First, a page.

Much of the early reputation of the department was generated through the widespread use of textbooks that were authored by members of this faculty. Before 1945, the faculty had produced more than 50 textbooks, many of which were adopted for use at a large number of schools. Illustrative of these well-known textbooks are the following: Babbitt’s “Sewerage and Sewage Treatment,” Babbitt and Doland’s “Water Supply Engineering,” Bauer’s “Highway Materials” and “Plain Concrete,” Huntington’s “Building Construction,” Pickels and Wiley’s “Route Surveying,” Rayner’s “Surveying” and “Advanced Surveying,” Shedd and Vawter’s “Theory of Simple Structures,” Shedd’s “Structural Design in Steel,” and Wiley’s “Principles of Highway Engineering.” These and numerous others were written during the period covered by this article.

The contributions to the profession through the research efforts of the faculty also served to expand and enhance the reputation of the department as a center of graduate study. One such achievement was that of Professor Hardy Cross, who made an enormous contribution to the profession through development of a practical method for the rigorous analysis of highly indeterminate structures that he called “Moment Distribution.” Before the introduction of Cross’ method, such analyses could be carried out only through the solution of large numbers of simultaneous equations (the so-called “slope-deflection method”), which of course was impractical for many large, complex structures. Moment Distribution, which was essentially an approximate numerical solution of the slope-deflection equations, was used extensively throughout the profession for the analysis and design of complex structures until the digital computer came into widespread use and made the routine solution of large systems of simultaneous equations practical. To further the value of his analytical contribution, Cross also applied it successfully to the analysis of the flow through complex hydraulic pipe systems.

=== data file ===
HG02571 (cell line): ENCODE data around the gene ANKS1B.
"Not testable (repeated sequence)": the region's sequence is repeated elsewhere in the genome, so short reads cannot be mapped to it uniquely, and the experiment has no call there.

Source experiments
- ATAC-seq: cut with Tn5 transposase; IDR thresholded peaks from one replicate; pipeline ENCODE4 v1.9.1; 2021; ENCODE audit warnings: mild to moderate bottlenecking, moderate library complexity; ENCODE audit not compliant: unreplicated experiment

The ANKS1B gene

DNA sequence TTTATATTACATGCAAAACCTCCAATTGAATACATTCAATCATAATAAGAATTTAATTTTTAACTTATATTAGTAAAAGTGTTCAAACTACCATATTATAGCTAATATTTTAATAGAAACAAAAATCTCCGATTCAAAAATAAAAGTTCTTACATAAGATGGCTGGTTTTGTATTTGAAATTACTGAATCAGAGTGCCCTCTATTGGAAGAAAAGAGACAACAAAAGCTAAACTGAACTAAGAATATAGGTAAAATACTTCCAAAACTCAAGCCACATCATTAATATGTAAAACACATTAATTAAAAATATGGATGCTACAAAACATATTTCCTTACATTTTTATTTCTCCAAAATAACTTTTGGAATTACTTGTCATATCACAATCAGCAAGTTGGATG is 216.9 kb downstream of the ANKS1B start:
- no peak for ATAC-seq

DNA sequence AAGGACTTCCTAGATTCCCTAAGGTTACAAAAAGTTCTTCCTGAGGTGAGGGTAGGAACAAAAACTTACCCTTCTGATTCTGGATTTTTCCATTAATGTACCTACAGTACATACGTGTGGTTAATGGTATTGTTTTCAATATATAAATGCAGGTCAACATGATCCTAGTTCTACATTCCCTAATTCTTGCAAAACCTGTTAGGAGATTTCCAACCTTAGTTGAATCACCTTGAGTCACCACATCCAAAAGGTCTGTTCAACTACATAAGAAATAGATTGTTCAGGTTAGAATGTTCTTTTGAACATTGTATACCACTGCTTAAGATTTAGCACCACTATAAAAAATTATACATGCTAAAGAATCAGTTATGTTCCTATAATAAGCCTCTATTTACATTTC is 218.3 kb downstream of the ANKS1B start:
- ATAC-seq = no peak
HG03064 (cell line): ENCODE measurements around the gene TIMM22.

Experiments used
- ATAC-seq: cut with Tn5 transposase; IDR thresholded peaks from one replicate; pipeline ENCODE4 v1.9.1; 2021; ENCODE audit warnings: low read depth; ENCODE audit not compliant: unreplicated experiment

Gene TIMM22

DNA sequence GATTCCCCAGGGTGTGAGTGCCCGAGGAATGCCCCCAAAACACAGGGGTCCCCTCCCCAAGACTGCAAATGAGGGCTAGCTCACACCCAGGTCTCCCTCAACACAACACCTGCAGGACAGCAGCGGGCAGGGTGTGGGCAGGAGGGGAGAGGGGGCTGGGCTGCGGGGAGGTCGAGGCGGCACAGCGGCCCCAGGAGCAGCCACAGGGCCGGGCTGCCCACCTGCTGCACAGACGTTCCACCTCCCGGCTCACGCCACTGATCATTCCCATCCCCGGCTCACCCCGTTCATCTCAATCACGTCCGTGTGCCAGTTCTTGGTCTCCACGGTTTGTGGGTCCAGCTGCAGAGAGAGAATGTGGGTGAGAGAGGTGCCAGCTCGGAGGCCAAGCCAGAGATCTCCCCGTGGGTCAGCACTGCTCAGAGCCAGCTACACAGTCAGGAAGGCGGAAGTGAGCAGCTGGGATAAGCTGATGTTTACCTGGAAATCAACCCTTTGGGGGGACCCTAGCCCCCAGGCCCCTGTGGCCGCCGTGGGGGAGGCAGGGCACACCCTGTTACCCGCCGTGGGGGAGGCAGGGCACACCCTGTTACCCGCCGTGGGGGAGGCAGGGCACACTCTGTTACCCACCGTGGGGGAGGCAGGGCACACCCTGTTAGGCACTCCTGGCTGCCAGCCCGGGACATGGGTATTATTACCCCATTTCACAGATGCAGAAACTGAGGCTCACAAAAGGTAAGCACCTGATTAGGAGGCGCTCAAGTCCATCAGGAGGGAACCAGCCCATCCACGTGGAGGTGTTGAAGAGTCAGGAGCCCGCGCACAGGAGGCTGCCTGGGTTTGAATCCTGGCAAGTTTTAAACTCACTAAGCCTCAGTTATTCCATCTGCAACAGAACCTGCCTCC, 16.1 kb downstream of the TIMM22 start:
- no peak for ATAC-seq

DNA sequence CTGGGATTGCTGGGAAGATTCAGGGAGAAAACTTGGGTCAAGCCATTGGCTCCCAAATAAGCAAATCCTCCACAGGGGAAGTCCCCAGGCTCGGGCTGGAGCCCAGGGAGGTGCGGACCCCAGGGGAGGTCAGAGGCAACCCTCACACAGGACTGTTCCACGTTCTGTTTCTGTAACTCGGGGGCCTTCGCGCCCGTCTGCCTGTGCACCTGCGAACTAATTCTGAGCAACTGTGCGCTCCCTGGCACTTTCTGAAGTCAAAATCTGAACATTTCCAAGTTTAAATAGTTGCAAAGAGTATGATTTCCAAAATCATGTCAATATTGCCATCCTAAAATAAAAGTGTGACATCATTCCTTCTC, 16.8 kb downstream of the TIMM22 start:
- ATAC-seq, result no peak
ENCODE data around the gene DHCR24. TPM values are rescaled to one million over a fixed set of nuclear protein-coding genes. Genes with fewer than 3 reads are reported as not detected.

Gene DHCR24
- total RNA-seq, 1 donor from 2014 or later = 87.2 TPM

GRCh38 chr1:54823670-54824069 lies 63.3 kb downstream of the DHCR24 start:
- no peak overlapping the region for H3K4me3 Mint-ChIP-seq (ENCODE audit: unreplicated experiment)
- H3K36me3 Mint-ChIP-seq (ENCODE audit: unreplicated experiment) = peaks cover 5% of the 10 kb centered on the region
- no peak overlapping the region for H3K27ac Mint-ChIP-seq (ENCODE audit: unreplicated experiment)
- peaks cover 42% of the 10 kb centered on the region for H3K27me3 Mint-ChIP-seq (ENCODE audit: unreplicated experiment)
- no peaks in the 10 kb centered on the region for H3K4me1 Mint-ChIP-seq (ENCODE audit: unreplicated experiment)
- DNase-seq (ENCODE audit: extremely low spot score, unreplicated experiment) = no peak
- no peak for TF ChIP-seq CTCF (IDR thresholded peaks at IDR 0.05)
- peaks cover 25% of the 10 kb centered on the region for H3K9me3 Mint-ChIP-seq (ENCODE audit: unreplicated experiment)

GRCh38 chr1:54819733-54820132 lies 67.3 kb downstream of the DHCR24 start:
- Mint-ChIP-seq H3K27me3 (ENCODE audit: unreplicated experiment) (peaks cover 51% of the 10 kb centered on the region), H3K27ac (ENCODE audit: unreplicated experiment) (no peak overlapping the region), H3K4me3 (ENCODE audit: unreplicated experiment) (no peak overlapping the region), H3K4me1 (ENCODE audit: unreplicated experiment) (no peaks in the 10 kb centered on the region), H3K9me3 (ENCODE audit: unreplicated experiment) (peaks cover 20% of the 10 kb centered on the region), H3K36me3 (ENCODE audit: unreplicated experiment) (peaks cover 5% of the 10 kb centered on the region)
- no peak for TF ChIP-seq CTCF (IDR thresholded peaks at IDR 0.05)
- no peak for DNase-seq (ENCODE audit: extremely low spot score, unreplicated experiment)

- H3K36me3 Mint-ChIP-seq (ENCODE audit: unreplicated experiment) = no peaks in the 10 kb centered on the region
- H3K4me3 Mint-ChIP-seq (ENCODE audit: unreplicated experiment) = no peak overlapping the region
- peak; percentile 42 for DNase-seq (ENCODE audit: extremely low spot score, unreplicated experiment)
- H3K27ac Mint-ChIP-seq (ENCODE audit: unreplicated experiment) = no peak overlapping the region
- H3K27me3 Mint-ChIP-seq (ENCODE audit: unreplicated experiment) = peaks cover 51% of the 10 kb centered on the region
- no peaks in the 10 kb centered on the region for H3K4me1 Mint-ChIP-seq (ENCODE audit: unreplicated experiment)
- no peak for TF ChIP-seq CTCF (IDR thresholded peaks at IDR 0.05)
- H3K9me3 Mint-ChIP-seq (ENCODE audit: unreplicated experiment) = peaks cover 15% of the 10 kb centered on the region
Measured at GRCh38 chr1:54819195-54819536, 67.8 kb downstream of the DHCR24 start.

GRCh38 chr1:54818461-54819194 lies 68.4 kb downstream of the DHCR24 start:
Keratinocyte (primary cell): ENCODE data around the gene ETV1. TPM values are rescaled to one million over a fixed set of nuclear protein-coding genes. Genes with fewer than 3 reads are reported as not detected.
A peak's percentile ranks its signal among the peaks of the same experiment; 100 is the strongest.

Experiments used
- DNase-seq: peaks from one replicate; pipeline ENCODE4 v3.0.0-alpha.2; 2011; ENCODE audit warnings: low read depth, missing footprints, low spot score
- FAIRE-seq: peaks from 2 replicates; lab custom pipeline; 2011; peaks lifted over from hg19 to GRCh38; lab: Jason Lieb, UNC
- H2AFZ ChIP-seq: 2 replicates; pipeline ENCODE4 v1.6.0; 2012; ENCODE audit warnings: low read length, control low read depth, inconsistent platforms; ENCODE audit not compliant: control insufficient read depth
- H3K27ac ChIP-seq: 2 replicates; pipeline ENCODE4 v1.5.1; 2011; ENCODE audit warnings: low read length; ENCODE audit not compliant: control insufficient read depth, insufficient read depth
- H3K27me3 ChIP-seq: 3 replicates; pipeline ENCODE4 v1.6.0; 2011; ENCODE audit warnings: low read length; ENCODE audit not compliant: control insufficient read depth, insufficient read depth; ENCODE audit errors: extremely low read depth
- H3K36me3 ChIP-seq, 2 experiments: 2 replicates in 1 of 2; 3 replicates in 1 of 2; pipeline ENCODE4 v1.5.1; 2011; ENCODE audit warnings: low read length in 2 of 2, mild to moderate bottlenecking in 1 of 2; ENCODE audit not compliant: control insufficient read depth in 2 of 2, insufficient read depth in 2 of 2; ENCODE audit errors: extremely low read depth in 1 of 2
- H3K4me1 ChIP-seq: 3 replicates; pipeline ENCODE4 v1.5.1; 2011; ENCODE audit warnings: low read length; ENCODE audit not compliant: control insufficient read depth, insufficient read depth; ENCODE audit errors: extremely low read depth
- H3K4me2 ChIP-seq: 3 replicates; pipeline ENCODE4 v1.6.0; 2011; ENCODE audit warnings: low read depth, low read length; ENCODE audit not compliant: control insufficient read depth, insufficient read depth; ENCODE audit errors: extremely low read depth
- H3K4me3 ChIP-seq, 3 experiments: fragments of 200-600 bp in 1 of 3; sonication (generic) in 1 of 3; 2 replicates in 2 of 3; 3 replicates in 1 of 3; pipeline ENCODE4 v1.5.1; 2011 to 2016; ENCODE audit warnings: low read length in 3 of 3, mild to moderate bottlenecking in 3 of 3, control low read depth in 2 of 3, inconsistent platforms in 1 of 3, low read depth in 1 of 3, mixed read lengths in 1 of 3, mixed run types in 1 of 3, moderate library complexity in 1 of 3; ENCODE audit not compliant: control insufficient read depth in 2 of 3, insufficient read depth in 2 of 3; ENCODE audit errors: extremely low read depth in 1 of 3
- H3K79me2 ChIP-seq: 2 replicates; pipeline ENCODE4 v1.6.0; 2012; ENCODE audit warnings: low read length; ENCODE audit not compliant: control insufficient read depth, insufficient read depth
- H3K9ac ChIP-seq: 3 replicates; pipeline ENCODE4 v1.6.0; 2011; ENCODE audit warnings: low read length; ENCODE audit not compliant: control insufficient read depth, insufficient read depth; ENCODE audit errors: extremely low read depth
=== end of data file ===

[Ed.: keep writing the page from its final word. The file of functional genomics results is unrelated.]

Cross resigned his position in 1937 to become head of the civil engineering department at Yale University. He was succeeded by Professor T. C. Shedd, who had worked closely with Cross at both U of I and earlier at Brown University, and by a young man, Nathan M. Newmark, who had recently received his Ph.D. here under the guidance of Cross and who had been appointed to the faculty in 1934. Although their efforts were directed differently, the work of both Shedd and Newmark in the years that followed enhanced enormously the reputation of the department in the area of structural engineering. Shedd’s contributions were directed primarily toward the instructional mission of the department, having been the co-author of two widely used texts, and in what might be called the professionalization of structural engineers; he was extensively involved in the development and implementation of the structural engineering registration requirements in the State of Illinois. Professor Newmark’s career development in the department took a different route, the primary thrust of his efforts being in the area of structural engineering research. In his early years here, he worked closely with Professor Wilbur M. Wilson who, at that time, had primary responsibility for the structural research program of the department, as well as with Theoretical and Applied Mechanics (TAM) professors F. E. Richart, H. F. Moore, and other colleagues, who were actively engaged in closely related structural engineering and structural material research.